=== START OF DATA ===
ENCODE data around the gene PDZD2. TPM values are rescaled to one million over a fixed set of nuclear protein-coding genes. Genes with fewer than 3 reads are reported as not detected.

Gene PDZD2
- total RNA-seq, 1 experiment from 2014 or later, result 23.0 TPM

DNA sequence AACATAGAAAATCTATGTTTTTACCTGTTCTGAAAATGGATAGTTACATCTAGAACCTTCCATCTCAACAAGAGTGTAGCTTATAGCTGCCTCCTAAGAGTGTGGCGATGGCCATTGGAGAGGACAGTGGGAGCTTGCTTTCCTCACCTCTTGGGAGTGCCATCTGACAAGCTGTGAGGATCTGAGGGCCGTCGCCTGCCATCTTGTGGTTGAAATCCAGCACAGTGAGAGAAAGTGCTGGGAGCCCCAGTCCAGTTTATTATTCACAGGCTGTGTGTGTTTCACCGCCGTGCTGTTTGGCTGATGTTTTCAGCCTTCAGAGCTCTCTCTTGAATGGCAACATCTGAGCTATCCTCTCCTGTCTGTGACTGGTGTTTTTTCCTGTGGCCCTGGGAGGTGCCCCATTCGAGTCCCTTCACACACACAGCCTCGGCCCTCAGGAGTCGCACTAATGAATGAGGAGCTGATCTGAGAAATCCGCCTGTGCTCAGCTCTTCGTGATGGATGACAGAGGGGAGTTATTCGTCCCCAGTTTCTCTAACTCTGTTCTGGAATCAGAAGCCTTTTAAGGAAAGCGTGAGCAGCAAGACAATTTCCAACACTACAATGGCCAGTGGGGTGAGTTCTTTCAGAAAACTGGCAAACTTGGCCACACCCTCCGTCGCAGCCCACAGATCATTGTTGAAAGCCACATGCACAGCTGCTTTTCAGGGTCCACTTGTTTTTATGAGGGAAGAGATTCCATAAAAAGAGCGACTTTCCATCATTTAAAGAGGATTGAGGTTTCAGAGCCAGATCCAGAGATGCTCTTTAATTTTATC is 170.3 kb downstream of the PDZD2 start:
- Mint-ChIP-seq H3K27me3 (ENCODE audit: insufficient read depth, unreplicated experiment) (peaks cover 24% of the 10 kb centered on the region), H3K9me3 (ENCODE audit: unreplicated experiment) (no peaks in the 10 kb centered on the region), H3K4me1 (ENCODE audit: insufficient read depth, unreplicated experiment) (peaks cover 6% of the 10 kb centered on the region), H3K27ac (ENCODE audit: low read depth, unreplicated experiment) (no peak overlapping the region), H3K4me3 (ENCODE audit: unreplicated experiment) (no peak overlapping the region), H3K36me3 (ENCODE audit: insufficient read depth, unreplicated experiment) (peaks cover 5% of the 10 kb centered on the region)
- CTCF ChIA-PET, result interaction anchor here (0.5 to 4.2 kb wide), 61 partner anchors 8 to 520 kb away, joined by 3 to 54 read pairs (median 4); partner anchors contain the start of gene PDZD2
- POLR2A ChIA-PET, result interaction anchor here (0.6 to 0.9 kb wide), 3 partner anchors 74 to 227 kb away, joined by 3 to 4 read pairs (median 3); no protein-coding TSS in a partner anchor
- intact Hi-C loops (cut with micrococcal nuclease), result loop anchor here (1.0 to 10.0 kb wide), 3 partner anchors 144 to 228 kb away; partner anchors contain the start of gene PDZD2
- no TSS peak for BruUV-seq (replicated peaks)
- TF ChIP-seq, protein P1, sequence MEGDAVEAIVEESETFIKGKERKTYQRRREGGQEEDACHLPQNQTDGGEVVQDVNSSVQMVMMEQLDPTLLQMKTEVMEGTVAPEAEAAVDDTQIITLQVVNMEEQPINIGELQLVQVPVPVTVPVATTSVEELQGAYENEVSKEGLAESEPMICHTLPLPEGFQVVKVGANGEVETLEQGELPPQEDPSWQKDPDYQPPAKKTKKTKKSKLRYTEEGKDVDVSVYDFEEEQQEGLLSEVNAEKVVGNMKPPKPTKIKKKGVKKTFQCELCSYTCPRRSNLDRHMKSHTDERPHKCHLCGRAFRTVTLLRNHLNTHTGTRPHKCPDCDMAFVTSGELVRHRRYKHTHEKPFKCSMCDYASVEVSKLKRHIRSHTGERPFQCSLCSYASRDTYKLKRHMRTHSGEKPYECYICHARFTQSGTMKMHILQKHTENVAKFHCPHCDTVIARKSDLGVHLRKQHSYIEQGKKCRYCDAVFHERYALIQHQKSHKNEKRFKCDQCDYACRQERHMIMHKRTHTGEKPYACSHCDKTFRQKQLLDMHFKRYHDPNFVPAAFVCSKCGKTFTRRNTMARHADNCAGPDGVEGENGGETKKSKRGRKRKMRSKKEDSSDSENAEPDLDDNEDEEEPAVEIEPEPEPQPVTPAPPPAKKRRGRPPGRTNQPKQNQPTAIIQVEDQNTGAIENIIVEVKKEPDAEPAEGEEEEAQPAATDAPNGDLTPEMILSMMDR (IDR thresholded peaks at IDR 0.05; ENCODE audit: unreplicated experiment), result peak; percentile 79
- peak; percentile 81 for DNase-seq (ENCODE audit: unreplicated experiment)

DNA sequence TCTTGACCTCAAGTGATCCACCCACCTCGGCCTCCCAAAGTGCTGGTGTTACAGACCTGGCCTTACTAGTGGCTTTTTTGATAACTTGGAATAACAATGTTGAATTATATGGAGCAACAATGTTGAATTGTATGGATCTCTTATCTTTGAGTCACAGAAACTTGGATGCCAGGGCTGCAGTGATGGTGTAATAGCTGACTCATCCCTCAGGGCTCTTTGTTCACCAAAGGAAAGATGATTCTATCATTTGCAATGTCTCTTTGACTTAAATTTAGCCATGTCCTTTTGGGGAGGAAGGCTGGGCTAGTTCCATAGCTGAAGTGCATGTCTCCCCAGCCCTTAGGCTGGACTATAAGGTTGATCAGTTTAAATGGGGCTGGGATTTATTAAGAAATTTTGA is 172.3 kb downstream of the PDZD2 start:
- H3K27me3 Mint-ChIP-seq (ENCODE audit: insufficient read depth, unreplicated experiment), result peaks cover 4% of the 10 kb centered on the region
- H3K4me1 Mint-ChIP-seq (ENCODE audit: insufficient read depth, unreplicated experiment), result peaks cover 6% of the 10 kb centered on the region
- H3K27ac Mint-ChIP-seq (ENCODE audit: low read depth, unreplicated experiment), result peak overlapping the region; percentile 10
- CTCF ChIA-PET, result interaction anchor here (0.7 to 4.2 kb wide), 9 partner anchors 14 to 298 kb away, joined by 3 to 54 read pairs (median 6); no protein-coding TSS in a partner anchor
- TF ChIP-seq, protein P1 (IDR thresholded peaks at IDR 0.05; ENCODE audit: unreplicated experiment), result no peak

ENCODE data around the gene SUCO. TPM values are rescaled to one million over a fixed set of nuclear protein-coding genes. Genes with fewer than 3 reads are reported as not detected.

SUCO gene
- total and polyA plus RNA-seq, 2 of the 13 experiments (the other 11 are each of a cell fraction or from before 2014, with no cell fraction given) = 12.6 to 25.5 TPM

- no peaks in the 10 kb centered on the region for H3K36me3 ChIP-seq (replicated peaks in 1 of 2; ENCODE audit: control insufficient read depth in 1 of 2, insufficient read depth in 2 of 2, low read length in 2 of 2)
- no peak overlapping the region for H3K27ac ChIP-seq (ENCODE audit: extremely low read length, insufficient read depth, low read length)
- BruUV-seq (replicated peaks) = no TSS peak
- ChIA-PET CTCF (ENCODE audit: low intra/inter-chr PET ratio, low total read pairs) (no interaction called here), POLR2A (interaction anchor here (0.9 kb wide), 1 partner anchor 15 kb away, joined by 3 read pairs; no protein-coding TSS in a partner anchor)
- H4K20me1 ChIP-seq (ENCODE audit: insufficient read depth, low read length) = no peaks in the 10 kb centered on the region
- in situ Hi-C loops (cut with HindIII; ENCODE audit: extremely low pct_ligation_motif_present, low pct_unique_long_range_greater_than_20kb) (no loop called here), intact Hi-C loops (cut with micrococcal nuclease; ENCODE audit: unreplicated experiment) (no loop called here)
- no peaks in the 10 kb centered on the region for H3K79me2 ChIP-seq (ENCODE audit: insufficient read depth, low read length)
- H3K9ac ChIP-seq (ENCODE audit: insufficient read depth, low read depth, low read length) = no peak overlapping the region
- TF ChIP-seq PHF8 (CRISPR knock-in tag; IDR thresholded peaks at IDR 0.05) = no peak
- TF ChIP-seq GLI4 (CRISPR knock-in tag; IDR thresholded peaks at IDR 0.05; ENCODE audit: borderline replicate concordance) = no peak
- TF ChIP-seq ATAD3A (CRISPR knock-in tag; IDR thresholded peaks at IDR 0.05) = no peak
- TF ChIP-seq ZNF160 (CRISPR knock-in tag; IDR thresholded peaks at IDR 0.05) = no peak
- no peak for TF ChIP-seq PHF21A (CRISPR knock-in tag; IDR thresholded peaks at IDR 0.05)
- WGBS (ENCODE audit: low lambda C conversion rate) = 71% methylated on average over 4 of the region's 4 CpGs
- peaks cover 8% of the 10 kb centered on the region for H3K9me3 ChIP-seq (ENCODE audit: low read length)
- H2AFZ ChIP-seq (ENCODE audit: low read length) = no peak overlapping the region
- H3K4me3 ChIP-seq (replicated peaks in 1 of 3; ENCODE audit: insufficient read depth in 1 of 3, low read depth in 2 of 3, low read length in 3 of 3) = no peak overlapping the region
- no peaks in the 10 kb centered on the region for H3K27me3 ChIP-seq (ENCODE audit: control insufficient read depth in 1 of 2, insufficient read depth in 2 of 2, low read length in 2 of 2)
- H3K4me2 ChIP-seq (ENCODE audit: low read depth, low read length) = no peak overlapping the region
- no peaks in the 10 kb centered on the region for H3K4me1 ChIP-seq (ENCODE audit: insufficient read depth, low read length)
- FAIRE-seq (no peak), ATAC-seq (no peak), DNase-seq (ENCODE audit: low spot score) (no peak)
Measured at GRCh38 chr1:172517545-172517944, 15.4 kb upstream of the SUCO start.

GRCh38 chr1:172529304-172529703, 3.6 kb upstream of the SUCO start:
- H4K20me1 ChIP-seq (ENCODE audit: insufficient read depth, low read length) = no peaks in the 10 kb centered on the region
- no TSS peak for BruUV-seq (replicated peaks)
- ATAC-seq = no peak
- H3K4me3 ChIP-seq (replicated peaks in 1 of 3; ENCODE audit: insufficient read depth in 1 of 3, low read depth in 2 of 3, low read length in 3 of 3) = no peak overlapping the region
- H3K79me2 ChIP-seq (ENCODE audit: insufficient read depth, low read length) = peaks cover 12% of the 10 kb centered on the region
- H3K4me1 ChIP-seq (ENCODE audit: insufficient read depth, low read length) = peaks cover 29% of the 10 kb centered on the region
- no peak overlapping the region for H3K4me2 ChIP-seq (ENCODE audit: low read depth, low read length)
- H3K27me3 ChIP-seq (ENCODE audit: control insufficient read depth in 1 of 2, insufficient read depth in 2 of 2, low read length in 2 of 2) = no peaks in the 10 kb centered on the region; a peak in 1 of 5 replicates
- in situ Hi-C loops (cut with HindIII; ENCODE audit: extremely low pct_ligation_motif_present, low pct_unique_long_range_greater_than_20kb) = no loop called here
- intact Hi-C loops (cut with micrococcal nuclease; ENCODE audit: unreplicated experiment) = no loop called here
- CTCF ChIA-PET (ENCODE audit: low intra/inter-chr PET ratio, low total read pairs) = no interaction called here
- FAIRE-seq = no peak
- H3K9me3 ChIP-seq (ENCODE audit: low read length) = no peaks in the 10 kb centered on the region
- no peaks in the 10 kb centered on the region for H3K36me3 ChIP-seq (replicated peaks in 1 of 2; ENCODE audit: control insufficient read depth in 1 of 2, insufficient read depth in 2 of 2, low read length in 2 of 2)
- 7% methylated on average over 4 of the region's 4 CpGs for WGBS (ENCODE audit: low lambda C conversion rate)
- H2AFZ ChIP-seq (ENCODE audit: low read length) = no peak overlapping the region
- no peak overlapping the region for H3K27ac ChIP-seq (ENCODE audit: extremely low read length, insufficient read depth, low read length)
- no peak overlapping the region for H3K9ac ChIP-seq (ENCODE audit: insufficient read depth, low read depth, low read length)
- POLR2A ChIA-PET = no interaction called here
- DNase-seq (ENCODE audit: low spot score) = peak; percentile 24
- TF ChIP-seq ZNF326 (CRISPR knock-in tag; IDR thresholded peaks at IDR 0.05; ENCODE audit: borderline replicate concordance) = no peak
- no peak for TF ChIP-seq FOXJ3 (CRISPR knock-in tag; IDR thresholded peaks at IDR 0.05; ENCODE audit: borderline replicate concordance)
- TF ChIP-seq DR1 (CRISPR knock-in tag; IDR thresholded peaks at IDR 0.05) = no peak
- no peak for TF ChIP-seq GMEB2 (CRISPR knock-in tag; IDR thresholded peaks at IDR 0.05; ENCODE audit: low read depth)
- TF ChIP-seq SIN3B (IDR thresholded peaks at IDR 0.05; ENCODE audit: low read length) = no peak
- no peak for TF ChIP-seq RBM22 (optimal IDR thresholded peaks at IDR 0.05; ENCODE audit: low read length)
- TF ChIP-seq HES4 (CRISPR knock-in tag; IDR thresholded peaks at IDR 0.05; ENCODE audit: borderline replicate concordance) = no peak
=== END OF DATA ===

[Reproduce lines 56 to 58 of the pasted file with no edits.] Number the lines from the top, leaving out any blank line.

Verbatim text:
- H3K9me3 ChIP-seq (ENCODE audit: low read length) = no peaks in the 10 kb centered on the region
- no peaks in the 10 kb centered on the region for H3K36me3 ChIP-seq (replicated peaks in 1 of 2; ENCODE audit: control insufficient read depth in 1 of 2, insufficient read depth in 2 of 2, low read length in 2 of 2)
- 7% methylated on average over 4 of the region's 4 CpGs for WGBS (ENCODE audit: low lambda C conversion rate)